Working as a freelancer gives you a lot of freedom, a fact that is undeniable. With the freedom, however, come a few responsibilities. Paying taxes is one of those, an obligation that many freelancers dislike intensely or even loathe. Many Filipino freelancers don’t pay taxes and they effortlessly get away with it. If you’re serious about establishing your online career, however, paying what’s due will be the wise thing to do. All citizens of the Philippines have an obligation to facilitate national development by paying taxes. Some people consider giving money to the government a big loss because of the implied corruption. The hard-earned dollars will ultimately end in somebody’s deep pockets, right? It’s not this simple and certainly not this negative. Taxes provide funding for various essentials – healthcare, pensions and public facility development to name a few. Media have already published various stories about people who left their job, became self-employed and earned a lot by finding online freelance projects. The Bureau of Internal Revenue (BIR) in the Philippines has started paying attention to this new model. Chances are that more and more freelancers will scrutinized and eventually asked to provide answers about their reluctance to pay taxes. Are you making your first steps in the world of being an online freelancer? If so, you probably have tons of questions about taxation policies, documents and paying taxes. The following guide will acquaint you with some of the biggest essentials that all Filipino freelancers should know. Read More
Has your business started outsourcing yet to countries like the Philippines? If not, you’re missing on a huge opportunity to find top talent and optimize your staffing expenses.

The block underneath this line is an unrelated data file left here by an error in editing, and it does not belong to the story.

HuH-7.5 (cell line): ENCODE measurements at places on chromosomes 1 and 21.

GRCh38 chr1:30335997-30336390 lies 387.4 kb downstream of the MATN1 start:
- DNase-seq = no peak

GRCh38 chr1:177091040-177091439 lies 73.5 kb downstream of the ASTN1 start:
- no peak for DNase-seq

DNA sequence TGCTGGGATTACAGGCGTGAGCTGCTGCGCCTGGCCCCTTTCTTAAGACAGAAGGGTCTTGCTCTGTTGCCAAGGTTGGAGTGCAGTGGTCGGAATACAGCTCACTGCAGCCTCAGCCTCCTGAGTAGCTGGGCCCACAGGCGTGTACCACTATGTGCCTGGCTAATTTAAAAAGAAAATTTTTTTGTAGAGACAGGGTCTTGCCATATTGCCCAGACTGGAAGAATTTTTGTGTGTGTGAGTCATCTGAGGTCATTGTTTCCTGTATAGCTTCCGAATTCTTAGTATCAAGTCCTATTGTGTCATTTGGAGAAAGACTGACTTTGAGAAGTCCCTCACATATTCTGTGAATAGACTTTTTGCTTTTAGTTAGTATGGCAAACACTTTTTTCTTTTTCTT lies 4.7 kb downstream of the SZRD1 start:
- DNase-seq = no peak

The average salary in the Philippines for a virtual assistant usually ranges from $250 to $550 USD per month.
Compared with salaries in the US, Australia or UK this is a lot more affordable, and you will find that assistants in the Philippines have a very high level of written and spoken English. So the Philippines is a great country to look for virtual talent.Read More
You have many options when it comes to running your business and optimizing processes, including outsourcing.
Though the sky is the limit when it comes to outsourcing corporate practices, many business owners seem to be reluctant.
And who can blame these business owners?
Finding and managing talent, communicating across time zones, and overcoming language barriers present very real challenges for any business owner.Read More
You wouldn't turn up to a first date in your pajamas, even if they were a true reflection of your personality.
Similarly, we always make an effort to show our best side when applying for jobs, but the mistake a lot of people make is thinking that the interview is their chance to make a good first impression.
Before you even open the door to the interview room, the interviewer will already have your resume in their hand and subjected you to multiple stages of screening. So it's already too late to make that all important first impression.
In fact the first thing the hiring manager is looking for in your resume is a reason to reject you as quickly as possible; to get the list down from hundreds of applicants to a more manageable number. That means no silly fonts, no childish email accounts, and as we'll see no regrettable Facebook posts.
We'll cover some of the surprising reasons why candidates get rejected and how you can make sure this doesn't happen to you, so good luck, and let us know if any of the tips help you get hired.
1. Your font is too funky
You may be tempted to shake things up a little in an effort to make your resume stand out, but a font is probably not the best place to show your character.
Many recruiters will simply throw any crazy looking resumes straight in the trash.
If you're applying for a job in the creative industry then a little quirkiness is fine, but there are so many other ways to show your personality than font choice alone.
It may not be worth the risk using a non-standard font, as your resume could look garbled if your potential employer doesn't have your font installed on their computer.
Pro-tip: Barbara Safani, the author of "Happy About My Resume", recommends sticking with Arial as a safe bet as it's clean and easy to read and perhaps most importantly widely distributed across operating systems, meaning whether it's viewed on a Mac or a PC your resume will look as you intended.1